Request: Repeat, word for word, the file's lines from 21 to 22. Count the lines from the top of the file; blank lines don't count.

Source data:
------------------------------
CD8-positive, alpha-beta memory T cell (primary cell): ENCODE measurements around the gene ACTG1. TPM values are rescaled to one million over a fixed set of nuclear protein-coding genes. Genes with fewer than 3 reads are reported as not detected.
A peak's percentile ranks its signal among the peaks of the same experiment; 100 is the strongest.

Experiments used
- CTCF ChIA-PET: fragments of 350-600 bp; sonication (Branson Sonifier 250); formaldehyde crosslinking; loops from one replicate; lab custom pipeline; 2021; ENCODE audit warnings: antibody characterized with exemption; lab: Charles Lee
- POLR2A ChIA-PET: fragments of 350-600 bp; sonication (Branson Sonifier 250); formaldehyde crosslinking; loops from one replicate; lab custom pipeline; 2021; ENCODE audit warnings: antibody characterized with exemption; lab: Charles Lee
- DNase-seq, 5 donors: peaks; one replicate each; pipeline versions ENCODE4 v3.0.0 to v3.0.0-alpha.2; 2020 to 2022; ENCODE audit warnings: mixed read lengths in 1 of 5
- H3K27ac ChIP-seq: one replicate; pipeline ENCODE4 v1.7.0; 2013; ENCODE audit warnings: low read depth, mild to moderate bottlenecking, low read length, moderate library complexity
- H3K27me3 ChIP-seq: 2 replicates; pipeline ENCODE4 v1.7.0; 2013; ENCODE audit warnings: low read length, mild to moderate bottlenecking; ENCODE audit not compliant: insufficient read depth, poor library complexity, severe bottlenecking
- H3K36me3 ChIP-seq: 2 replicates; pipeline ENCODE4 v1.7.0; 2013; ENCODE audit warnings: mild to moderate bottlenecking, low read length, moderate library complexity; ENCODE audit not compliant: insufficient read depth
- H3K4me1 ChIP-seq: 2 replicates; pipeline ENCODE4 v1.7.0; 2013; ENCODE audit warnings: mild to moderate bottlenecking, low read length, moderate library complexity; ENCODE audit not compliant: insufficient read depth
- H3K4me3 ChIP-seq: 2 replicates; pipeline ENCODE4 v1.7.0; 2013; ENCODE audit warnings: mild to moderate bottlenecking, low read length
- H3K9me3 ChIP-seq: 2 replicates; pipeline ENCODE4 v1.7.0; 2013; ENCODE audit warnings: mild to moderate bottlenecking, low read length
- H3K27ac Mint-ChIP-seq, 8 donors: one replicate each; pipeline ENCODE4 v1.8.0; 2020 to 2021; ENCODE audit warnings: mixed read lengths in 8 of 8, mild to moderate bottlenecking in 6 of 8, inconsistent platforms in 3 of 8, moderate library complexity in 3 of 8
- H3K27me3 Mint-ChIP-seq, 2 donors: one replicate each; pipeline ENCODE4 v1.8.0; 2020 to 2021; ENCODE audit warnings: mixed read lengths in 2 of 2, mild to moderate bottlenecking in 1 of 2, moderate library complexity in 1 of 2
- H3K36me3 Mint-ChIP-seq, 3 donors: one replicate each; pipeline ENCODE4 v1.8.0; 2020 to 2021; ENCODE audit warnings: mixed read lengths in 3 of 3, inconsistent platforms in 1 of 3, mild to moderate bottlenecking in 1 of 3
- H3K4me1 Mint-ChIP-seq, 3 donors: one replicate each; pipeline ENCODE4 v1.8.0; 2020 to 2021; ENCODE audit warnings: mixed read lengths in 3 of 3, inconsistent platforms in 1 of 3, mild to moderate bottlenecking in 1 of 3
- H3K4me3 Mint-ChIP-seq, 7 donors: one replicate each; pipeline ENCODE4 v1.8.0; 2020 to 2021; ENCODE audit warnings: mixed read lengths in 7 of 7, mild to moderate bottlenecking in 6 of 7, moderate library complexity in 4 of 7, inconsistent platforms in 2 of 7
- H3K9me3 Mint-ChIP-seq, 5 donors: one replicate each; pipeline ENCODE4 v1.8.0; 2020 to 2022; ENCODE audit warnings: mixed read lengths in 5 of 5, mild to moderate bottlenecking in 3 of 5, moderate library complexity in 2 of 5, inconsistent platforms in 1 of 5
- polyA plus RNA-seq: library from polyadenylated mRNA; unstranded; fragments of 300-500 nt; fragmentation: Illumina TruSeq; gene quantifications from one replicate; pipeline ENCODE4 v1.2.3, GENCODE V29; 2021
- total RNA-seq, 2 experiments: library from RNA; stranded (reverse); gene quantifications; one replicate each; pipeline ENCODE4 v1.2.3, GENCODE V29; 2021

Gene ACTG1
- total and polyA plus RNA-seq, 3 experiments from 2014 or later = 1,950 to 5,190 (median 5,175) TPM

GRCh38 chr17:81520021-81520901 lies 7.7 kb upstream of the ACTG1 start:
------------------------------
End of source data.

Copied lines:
Gene ACTG1
- total and polyA plus RNA-seq, 3 experiments from 2014 or later = 1,950 to 5,190 (median 5,175) TPM